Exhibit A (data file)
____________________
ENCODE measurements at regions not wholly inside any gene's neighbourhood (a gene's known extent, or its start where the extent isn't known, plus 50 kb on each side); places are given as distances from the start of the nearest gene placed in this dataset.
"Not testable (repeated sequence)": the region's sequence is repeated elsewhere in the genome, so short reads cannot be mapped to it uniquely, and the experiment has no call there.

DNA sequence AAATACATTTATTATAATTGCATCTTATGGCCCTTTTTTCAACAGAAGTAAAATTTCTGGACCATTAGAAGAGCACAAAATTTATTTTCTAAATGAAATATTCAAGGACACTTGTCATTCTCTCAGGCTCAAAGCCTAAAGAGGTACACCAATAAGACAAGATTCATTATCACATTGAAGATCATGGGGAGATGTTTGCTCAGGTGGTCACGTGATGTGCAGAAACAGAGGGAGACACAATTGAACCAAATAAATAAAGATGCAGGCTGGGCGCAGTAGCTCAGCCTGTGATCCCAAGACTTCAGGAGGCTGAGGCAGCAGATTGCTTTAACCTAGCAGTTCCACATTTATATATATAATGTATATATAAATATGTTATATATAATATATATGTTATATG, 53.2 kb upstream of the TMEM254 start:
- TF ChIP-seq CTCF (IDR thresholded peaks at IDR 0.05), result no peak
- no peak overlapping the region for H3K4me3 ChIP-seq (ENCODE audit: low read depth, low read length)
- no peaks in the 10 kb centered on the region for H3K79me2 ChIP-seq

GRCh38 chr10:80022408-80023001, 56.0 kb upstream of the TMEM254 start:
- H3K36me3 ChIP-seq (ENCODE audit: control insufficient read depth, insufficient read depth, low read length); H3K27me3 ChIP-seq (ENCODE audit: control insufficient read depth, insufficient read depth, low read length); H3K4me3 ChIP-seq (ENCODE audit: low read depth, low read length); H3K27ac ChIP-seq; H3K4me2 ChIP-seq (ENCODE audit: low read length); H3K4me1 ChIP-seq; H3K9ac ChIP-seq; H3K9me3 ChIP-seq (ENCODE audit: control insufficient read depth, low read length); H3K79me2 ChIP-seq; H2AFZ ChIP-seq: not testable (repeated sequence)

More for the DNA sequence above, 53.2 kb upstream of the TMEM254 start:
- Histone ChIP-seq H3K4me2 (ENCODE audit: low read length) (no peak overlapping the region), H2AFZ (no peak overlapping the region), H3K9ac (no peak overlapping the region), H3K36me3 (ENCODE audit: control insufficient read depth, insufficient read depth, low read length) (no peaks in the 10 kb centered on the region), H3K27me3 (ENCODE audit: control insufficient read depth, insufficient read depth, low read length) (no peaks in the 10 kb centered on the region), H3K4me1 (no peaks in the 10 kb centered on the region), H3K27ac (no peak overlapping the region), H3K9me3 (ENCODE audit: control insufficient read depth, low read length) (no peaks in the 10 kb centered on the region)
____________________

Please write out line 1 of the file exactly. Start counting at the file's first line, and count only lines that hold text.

ENCODE measurements at regions not wholly inside any gene's neighbourhood (a gene's known extent, or its start where the extent isn't known, plus 50 kb on each side); places are given as distances from the start of the nearest gene placed in this dataset.